So Sally gave it another shot...

Now she has the two characters on the ground with bushes and a bridge behind them.  She caught the sequence at the point in which they've landed.  Still doesn't work for two reasons-- the pose, although accurate, looks silly and second because she has that black bush behind them and the bridge is so far behind we don't get the sense that they've only jumped a few feet-- it's almost a superhuman leap if the bridge is that small in panel 2.

Let's consider the actions these characters are taking;

STEP 1- They're up on the bridge.
STEP 2- They're in midair.
STEP 3- They've landed.
STEP 4- We zoom in closer as they react to something.

Sally has to show four actions in three panels which is why she's having hiccups in the visual narrative.

It's not a bad idea to do it this way, because STEP 3 is a very odd pose, almost like they are looking for a bathroom in the woods, so eliminating that isn't a terrible idea and you can do that by showing them coming down through the air closer to the ground.

So I would go with something like this-- which now shows the speed line indicating they're coming from the bridge (even though the bridge is still too far away) and they are just now touching the ground gives them a more dignified pose by choosing this shot.

THIS class will be all about nitpicking storytelling-- you'll be making sure your work is clear in its storytelling from panel to panel and then page to page.  It's the most crucial part of the whole creative process.

Expect to draw and redraw panels and pages to ensure that you are delivering clear and concise storytelling.


Online course, Eight-session course, $348.00
Wednesdays: 11/29/17 - 01/31/18, 6:30PM - 9:00PM  (NO Class on Xmas and New Years Weeks)

  • Wed Nov 29

  • Wed Dec 6

  • Wed Dec 13

  • Wed Dec 20

  • Wed Jan 10

  • Wed Jan 17

  • Wed Jan 24

  • Wed Jan 31

This class is a video SKYPE style class which will be recorded each week and available to registered students for a limited amount of time so that if you have to miss a class you will be able to follow along.

This class will encompass a variety of topics to build your comic book art abilities covering writing techniques designed to help you jump start an idea, to anatomy and figure drawing lessons and into at least two full weeks of (drum roll please)... PERSPECTIVE.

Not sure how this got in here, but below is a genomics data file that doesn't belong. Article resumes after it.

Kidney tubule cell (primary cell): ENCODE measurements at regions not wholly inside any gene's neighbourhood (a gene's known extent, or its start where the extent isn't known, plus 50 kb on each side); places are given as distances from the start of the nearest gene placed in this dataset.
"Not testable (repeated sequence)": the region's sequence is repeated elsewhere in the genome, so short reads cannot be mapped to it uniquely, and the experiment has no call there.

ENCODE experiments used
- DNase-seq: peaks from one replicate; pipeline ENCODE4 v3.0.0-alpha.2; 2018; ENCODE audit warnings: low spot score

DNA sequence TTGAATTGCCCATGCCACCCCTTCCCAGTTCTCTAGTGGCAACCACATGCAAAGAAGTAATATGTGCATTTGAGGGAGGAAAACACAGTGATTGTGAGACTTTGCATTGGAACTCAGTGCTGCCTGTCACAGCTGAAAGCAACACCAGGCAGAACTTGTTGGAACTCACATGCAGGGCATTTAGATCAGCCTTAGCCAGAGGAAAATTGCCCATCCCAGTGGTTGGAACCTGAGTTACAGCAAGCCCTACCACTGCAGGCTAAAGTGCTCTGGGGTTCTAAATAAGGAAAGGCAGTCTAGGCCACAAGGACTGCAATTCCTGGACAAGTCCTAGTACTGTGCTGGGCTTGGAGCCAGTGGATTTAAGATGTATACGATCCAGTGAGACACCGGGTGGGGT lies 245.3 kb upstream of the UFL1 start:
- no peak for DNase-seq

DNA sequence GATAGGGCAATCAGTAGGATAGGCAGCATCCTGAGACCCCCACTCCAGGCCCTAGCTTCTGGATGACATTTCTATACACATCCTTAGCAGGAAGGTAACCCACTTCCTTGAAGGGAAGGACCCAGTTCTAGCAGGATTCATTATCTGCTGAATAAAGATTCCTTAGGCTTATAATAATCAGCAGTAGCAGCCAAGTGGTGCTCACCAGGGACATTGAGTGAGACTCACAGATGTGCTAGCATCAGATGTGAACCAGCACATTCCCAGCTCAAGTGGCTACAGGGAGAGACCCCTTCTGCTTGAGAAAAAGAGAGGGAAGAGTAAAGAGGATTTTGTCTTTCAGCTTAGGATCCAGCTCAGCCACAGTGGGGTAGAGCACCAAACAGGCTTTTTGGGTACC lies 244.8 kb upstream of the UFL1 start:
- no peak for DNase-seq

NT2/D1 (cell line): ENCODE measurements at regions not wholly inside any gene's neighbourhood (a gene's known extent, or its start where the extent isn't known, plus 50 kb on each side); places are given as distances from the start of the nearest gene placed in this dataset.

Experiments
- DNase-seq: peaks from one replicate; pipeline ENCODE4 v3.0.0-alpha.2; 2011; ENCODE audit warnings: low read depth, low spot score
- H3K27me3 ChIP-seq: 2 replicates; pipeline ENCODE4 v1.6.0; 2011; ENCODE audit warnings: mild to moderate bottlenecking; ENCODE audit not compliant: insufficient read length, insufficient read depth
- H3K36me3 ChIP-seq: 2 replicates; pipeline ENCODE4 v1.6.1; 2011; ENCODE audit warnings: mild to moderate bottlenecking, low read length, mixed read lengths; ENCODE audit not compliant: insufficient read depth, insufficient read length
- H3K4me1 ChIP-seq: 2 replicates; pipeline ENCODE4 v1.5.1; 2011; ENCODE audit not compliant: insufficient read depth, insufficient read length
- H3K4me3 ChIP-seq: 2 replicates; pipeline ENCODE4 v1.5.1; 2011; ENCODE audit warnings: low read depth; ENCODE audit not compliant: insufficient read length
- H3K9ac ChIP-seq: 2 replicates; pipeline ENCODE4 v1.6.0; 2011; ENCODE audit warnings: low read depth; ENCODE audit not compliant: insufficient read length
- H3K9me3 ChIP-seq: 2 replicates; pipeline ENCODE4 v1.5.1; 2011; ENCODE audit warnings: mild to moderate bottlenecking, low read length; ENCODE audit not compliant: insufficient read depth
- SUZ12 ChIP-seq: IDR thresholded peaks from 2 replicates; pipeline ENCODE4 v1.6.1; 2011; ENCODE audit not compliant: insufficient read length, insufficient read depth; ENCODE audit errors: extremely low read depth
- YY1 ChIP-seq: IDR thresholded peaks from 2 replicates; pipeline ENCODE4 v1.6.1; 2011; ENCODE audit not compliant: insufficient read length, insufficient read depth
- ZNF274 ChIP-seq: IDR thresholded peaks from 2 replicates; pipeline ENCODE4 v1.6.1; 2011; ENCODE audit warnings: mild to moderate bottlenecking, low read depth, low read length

The focus of the materials produced in this class will be writing and pencil art.  Not getting your pencils fully rendered and "figured out" before you go to ink is one of the biggest mistakes new comic artists make.  We'll crush pencil art in this one.

OR PAY IN INSTALLMENTS 4 payments of $87.00 over the 7 week course.

Wednesday, November 1, 2017

CLASS CALENDAR for the next session

With one class left here is the proposal for the next session which is all about STORYTELLING.
Let me know if you have an interest or availability for this schedule.

  I did some new 40s clothes for Janice (Dr. Brewster's secretary) and some passersby:

Character Faces

This week I worked on different expressions, and made the characters more distinct. Tess has a more oval face-shape, and her teeth usually show. Emily has different glasses now, and her face is more rounded. For Ben, I worked on drawing his face first before adding the beard.
Top: Tess ; Bottom: Emily


Tuesday, October 31, 2017

Wednesday, October 25, 2017

Updated design for Emily

I wanted to make the point that she's not necessarily an untrendy dresser, but she dresses to blend in, and is very buttoned-up. She majors in a male-dominated department (mathematics) and although there are other women in the dept. who dress more femininely, Emily chooses not to. She always pulls back her hair, even though it's very curly and sticks out. She dresses like she's going to a mathematics competition, which is her default "uniform". The school's insignia is on the front pocket of her blouse. Because she's very practical, she wears a belt with her khaki slacks and comfortable flats constantly.

Tuesday, October 24, 2017

Greg Bird Warrior Bard Character

This guy is completely unrelated to the characters I posted before - he's from a different project I'm working on.

Basically a humanoid bird character who wields an axe bladed lute and casts powerful healing magic. He's a bard, so he likes performance and is intended to look very colorful and conspicuous. I included an ink-only version and one that has been given flat colors (no shading or anything).

Note - the wings are intentionally located lower on his back then they probably should be. There's a story reason for it, but yeah, it's a specific choice I made.

Ink version

Flat colors version

Daniel Haddock | Clint expressions and pages

First I did some pages, edits Andy recommended(that did make the page better), and a second page mock up. These are sketchy because right now I am focusing on page flow. Directing a story properly and then rendering later on. I don't want to spend all day doing a bad page only to realize it's low quality after spending hours reinforcing bad technique. And also I did some facial expressions for Clint Yamamoto.

I did some snow leopard drawings a while ago, and have added new ones here.  Also some more elaboration on Tamas the Henchman and Verna.